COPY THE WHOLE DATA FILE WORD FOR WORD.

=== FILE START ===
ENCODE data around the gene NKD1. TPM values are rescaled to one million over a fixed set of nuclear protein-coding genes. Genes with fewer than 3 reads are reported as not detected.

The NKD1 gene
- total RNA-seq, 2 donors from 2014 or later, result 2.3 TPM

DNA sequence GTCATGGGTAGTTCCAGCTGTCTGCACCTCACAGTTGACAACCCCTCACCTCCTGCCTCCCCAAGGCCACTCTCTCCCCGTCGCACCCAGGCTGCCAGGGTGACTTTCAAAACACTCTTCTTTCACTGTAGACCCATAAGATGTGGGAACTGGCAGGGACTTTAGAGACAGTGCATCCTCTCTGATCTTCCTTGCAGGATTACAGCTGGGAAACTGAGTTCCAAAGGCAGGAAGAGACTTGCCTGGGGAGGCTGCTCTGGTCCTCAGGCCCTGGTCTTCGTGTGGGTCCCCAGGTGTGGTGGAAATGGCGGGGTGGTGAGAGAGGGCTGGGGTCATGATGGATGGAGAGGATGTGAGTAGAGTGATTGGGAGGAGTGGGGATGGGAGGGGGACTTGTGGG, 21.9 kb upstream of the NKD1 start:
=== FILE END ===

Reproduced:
ENCODE data around the gene NKD1. TPM values are rescaled to one million over a fixed set of nuclear protein-coding genes. Genes with fewer than 3 reads are reported as not detected.

The NKD1 gene
- total RNA-seq, 2 donors from 2014 or later, result 2.3 TPM

DNA sequence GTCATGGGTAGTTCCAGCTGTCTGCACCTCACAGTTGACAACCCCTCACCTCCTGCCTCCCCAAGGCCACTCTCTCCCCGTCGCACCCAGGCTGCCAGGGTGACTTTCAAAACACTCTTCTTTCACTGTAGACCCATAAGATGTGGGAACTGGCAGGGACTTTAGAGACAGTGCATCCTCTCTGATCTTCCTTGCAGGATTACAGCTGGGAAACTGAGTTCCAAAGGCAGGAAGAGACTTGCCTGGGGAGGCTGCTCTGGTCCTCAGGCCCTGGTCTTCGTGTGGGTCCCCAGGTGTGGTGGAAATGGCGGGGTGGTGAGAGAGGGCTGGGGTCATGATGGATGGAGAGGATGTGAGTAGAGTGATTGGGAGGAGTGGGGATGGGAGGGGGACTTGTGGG, 21.9 kb upstream of the NKD1 start: